As a Christian I believe there is a better place beyond this and God has a way or sorting things out in the end. Of course, if the joke is on me and I’m wrong and the atheists are right, then it doesn’t really mattrer, does it? But it doesn’t stop me from saying my prayers tonight for the victims and survivors of that tornado in Moore, OK yesterday. The folks there need our prayers and our support, and as lovers of life itself, how can we not offer anything less to those so much in need of our help. And here’s how you can help.

To those not interested in helping out in any way and or using this tragedy to showcase your own ignorance, keep your opinions and stupid beliefs to yourselves and try not to live up to my expectations. I really have no patience or tolerance for the likes of you.

Filed in: Politics & World Events by The Great White Shank at 00:40 | Comments (0)
May 20, 2013

First, a subject nod to my favorite U2 song. Very grungy!

Want to know how small a 1,752 square foot can get? Just have your sister-in-law and her three rabbits and one love bird take possession of said premises. The rabbits, of course, we’ve had before – they’re the Beastie Boys with Butterscotch, who shacked up with the Beasties following the passing of her first mate Geronimo. They get the guest bedroom along with my sister-in-law Tam, and are, as rabbits tend to be, pretty quiet during the day. They might be mischevous at night, but that’s Tam’s problem and she’s used to their nightly shenanigans.

The lovebird, however, is a different matter entirely. The bird doesn’t really have a name, although Tam calls it or he or she or whatever it is “Big Bird” but that’s – to be brutally frank – not much of a bird name and a cop out, actually. I mean, why not call your rabbit “Bunny” or your cat “Kitty Cat” or your dog “Pain In The Ass”?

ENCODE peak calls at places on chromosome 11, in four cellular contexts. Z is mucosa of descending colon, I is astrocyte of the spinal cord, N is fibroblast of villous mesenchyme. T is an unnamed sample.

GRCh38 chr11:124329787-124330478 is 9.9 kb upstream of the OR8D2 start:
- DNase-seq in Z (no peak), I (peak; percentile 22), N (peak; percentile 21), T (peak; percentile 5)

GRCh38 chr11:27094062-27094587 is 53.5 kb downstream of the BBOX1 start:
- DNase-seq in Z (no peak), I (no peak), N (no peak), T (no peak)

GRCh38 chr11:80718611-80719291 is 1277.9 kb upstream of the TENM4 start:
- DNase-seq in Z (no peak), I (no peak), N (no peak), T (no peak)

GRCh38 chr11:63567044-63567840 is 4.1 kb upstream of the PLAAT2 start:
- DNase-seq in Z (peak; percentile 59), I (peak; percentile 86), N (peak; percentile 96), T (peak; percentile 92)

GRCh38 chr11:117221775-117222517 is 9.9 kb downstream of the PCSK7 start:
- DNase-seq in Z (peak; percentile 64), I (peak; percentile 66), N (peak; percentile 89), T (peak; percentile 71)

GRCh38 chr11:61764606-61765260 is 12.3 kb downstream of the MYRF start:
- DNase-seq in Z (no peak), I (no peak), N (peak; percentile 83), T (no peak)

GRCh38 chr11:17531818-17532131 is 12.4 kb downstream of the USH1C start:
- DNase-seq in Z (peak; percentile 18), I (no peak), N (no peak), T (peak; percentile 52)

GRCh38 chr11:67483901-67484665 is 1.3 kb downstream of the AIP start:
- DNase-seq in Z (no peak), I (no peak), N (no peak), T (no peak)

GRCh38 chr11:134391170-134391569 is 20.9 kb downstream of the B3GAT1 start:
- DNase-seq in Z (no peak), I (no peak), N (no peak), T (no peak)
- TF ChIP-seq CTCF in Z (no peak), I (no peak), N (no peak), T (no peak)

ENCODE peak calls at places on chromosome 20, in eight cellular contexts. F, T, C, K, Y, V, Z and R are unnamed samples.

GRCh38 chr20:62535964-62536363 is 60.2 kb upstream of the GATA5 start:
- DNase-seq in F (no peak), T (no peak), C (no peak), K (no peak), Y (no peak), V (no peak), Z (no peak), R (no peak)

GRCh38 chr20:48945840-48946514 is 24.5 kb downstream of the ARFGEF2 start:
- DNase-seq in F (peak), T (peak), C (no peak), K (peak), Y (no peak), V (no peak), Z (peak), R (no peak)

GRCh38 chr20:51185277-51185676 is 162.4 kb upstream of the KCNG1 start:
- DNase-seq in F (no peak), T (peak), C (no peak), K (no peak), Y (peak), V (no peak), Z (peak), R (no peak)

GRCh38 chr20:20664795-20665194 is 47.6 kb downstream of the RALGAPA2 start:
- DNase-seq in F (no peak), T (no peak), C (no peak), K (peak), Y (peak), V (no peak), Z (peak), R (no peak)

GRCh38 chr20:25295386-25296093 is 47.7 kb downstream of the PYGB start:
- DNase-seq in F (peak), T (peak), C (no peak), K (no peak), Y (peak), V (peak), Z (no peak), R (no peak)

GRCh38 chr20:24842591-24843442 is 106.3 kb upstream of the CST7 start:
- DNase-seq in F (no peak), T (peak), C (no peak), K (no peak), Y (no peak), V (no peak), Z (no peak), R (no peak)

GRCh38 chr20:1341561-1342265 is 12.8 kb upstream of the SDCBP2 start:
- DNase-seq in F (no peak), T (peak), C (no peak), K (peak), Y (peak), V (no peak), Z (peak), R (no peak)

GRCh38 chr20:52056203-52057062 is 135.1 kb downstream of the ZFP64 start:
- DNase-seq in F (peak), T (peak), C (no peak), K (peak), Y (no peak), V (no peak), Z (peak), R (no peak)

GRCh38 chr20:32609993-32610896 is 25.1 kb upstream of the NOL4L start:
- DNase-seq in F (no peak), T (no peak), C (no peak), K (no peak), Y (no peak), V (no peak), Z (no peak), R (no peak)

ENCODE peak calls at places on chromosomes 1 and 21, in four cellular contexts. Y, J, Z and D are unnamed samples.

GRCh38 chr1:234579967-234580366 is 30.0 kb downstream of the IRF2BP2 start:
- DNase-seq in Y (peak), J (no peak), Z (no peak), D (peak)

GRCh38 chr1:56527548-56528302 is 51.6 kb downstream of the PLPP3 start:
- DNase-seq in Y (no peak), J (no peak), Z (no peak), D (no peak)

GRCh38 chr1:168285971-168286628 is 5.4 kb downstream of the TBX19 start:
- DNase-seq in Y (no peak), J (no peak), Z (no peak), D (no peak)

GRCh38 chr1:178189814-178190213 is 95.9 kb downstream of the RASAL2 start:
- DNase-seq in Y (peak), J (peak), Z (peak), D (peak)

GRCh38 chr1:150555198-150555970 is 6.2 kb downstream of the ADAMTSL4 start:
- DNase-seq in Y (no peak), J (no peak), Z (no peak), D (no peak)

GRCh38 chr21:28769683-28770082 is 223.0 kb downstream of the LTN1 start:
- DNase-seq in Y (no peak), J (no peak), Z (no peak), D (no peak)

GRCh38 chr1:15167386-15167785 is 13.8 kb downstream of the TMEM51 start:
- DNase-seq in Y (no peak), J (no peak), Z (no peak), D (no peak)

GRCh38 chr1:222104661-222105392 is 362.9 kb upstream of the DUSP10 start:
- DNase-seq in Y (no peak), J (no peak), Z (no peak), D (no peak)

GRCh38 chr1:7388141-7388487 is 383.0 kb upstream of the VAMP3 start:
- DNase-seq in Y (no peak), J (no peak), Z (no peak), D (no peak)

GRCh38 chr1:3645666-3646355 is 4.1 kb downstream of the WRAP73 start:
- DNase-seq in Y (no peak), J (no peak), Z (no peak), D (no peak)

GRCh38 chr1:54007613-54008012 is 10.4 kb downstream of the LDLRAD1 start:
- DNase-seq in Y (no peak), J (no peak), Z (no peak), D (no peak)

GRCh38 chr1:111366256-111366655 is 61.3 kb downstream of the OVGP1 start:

(Ed. note: I can hear dog lovers now writing me and saying, why not call your golf game “Incompetent”, but I’ll just ignore their protestations…)

At any rate, this bird is quite the squawker and talker, from the moment the blanket over his/hers/its cage at 7 AM through the time he/she/it is covered again around 8 at night. And because the bird squwaks because he/she/it wants attention, guess where the bird’s residence is? A room typically occupied by people during the day, especially one where there are all sorts of interesting sounds, like – oh I don’t know – the sound of typing, phone calls, and happy phone buttons being pushed.

You guessed right, my office.

Here’s the beast, perched on our roll-top desk just to the right of me. A pretty bird to be sure, but I got over birds a long time ago after our last parakeet died. Oh, and those few days back in our Dracut condo where we found a lost cockatoo on our front lawn and find her owner in the want ads. Now THAT was one cool bird – she’s was fun, entertaining, and extremely intelligent – although one might question just how intelligent the bird was if it got loose in the first place.

But I digress.

With the twins heading off to Florida on Wednesday for my sister-in-law’s daughter’s graduation, I’ve got the brood until Sunday. Judging from how today is going, it’s going to be a long week…

Filed in: Uncategorized by The Great White Shank at 16:51 | Comments (0)